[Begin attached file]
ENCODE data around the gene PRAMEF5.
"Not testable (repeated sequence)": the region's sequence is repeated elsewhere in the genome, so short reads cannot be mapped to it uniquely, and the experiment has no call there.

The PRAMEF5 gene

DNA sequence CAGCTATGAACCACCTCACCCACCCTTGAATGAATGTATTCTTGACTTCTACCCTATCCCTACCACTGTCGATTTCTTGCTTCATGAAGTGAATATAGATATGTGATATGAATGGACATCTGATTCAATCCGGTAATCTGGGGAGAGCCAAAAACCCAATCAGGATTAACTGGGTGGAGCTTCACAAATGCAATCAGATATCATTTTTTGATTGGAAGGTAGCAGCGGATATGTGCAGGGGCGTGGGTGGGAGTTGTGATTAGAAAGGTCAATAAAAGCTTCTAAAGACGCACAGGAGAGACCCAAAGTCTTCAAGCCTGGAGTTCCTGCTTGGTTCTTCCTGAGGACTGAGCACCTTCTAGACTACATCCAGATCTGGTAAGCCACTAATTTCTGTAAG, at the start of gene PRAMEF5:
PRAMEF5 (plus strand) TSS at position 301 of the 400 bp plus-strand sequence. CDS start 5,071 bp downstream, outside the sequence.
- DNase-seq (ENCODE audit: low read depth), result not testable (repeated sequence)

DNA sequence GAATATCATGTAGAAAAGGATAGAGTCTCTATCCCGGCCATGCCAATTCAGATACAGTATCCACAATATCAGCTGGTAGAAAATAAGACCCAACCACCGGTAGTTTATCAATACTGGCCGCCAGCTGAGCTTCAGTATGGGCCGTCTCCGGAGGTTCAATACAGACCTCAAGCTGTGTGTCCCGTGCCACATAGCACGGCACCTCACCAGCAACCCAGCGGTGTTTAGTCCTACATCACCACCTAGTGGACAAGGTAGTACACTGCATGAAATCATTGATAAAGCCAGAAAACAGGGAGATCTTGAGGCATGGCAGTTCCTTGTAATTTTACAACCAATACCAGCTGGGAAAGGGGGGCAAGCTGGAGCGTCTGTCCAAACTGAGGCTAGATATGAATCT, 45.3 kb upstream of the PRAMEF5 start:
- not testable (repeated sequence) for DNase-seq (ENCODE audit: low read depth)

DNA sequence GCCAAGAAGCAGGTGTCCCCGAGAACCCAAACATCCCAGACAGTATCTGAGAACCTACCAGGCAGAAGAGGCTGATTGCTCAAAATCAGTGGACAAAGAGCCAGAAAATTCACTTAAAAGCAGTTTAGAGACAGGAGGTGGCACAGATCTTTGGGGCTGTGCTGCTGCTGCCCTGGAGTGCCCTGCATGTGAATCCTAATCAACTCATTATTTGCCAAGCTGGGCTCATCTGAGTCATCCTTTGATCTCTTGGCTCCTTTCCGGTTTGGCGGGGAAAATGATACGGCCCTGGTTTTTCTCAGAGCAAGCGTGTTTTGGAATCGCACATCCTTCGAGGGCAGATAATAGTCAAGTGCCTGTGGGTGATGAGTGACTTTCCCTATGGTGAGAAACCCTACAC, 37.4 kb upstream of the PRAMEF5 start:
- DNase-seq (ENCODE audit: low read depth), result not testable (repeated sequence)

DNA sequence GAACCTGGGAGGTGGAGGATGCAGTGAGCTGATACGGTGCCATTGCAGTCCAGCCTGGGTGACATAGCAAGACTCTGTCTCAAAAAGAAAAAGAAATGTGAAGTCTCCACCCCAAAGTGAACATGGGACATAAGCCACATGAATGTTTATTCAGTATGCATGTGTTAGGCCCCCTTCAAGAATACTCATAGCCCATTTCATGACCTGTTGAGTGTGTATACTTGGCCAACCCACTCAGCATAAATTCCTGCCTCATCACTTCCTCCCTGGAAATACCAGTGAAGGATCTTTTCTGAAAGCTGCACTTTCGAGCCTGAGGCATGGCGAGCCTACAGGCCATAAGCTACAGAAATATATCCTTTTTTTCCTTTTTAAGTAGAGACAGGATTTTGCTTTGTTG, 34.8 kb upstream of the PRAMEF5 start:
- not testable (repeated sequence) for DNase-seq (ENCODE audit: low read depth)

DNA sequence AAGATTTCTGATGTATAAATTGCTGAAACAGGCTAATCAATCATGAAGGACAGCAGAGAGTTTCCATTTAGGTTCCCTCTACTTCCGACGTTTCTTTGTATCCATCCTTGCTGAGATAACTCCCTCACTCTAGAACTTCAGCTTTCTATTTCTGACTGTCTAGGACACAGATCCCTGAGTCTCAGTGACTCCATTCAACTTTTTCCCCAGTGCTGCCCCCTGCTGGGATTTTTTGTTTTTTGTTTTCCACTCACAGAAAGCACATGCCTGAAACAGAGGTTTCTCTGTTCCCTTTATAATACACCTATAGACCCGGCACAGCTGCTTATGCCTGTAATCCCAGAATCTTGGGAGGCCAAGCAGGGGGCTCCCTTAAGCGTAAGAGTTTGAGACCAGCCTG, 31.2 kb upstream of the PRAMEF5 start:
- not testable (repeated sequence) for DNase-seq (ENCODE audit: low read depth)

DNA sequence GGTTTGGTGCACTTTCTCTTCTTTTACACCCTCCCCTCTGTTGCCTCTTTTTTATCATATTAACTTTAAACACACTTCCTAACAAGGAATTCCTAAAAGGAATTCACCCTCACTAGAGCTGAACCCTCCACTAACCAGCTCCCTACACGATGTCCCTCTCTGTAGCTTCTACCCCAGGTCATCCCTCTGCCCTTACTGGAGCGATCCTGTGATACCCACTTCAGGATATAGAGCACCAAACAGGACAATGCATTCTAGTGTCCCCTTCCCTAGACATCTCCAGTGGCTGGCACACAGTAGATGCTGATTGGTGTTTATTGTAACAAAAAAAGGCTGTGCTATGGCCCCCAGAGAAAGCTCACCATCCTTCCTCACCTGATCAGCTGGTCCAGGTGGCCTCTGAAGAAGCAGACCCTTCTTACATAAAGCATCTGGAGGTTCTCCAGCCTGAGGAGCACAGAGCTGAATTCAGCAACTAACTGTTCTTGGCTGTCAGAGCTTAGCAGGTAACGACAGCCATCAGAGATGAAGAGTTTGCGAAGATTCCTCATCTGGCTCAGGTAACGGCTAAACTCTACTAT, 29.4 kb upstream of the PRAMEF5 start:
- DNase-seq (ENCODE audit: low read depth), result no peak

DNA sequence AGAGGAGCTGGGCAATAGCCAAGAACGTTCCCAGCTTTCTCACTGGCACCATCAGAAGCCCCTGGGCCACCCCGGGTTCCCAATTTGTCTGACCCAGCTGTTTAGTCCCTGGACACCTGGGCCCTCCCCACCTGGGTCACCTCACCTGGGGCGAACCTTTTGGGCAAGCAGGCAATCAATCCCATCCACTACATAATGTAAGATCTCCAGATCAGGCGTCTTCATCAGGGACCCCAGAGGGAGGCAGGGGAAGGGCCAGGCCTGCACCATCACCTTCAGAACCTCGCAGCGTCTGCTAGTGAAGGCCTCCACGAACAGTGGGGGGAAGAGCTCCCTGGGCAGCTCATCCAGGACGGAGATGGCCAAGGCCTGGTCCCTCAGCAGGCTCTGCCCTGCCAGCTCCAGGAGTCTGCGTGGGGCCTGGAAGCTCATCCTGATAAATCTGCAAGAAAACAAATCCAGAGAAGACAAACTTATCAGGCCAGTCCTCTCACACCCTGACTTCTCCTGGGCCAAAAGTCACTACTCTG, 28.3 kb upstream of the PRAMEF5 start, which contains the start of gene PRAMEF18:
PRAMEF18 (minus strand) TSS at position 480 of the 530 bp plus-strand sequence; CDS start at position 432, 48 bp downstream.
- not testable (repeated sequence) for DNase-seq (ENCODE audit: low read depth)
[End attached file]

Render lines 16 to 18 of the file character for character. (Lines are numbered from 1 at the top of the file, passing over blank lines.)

- DNase-seq (ENCODE audit: low read depth), result no peak

DNA sequence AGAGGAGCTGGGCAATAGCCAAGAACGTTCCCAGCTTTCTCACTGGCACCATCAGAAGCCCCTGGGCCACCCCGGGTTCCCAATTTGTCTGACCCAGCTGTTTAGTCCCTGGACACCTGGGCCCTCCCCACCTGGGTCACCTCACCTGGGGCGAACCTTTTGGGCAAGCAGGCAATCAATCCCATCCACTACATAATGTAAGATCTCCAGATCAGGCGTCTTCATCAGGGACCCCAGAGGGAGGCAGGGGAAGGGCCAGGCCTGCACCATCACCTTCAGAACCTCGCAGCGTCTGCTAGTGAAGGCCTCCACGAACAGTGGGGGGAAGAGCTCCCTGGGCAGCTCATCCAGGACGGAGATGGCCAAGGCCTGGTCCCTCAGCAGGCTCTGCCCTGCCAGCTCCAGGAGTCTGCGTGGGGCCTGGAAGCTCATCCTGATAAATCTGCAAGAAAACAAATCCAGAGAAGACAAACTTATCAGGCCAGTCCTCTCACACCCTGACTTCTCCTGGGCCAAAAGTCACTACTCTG, 28.3 kb upstream of the PRAMEF5 start, which contains the start of gene PRAMEF18:
PRAMEF18 (minus strand) TSS at position 480 of the 530 bp plus-strand sequence; CDS start at position 432, 48 bp downstream.